Today I want to take the second and follow-up step in that effort in the hope that I have succeeded via yesterday’s post in justifying a Jungian approach. In the post that follows, I will review Rowling’s soul-focused artistry and then argue that her Strike novels are in large part her retelling of the myth of Psyche and Eros as the Jungian school understands it, that is, as an allegory of, as Erich Neumann puts it, “the development of feminine psychology.” This post is preface to the third step in my Jung argument, namely, that the Strike series is an “externalization” or allegory of the integration of anima and animus in its male and female character leads.

This second step-post will have four parts: 

  • a discussion of Rowling’s stated beliefs about the soul and how it is the focus of her story-telling,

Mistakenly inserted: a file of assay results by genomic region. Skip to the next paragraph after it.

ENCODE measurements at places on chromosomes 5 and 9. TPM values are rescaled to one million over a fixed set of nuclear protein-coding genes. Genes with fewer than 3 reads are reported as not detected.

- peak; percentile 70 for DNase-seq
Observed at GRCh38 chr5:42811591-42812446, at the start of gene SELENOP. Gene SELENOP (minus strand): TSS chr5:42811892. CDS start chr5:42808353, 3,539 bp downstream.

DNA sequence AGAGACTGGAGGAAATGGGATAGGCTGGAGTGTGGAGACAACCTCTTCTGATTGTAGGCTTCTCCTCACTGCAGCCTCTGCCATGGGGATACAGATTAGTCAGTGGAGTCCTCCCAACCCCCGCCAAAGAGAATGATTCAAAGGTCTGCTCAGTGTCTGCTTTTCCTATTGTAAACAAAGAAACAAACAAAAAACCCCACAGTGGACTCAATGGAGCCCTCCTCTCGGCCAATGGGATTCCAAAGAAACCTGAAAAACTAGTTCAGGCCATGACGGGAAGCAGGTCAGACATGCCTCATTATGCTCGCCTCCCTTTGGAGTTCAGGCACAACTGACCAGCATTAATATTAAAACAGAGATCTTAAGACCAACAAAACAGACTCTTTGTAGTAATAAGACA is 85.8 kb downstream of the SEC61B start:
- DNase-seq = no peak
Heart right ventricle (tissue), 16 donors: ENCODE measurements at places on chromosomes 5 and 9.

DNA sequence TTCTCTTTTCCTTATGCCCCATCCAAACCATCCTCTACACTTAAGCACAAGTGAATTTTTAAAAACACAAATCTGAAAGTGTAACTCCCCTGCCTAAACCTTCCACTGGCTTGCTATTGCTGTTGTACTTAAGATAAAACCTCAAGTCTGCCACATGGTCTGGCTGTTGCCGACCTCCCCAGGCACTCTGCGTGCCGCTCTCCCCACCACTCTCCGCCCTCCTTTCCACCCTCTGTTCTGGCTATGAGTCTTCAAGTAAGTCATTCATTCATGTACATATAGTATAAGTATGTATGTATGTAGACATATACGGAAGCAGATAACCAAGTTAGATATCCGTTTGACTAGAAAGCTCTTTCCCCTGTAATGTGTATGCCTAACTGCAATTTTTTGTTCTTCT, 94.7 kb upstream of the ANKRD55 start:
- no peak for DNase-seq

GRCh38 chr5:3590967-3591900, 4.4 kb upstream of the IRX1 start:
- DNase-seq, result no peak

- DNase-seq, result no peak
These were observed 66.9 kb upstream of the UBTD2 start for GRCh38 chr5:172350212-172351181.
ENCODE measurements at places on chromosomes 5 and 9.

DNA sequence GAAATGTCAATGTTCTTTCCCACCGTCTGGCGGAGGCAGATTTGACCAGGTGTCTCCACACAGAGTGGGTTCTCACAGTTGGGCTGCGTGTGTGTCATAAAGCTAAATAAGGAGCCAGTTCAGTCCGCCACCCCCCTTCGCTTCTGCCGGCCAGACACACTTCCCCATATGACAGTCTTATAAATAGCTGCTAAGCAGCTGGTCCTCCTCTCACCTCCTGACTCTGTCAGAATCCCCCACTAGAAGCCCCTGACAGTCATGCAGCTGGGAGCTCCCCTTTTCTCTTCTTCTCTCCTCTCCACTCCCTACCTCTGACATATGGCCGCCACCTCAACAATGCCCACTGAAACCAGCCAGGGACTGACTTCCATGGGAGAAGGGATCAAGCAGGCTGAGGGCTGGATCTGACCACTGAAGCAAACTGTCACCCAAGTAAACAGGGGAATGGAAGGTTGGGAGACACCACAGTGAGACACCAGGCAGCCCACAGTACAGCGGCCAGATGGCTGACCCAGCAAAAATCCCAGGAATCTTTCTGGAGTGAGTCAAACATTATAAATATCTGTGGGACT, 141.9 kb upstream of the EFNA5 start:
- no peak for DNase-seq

• a review of her psychological artistry in Potter and the post Potter novels and screenplays,
  • a synopsis of the Eros and Psyche myth, and
  • a point to point look at the parallels in the story thus far with speculation about novels to come.

See you after the jump! Forty illustrations taken from traditional paintings and statues of Eros and Psyche…

[Read more…]

Troubled Blood: A Jungian Reading

Before we begin any involved job, be it one of building a yurt or considering the work of a given author, we make sure we have the right tools for the job. As we continue our efforts to come to terms with Rowling-Galbraith’s longest and most involved work to date, Troubled Blood, it’s worth the time to ask ourselves if we are using the right tools, the appropriate methods for examining any of her work. In this post I want both to review the evidence within Troubled Blood and Rowling’s interviews that she wants us to be thinking about the interpretative perspective of Carl Jung, legendary psychologist and to suggest the value and limitations of this approach.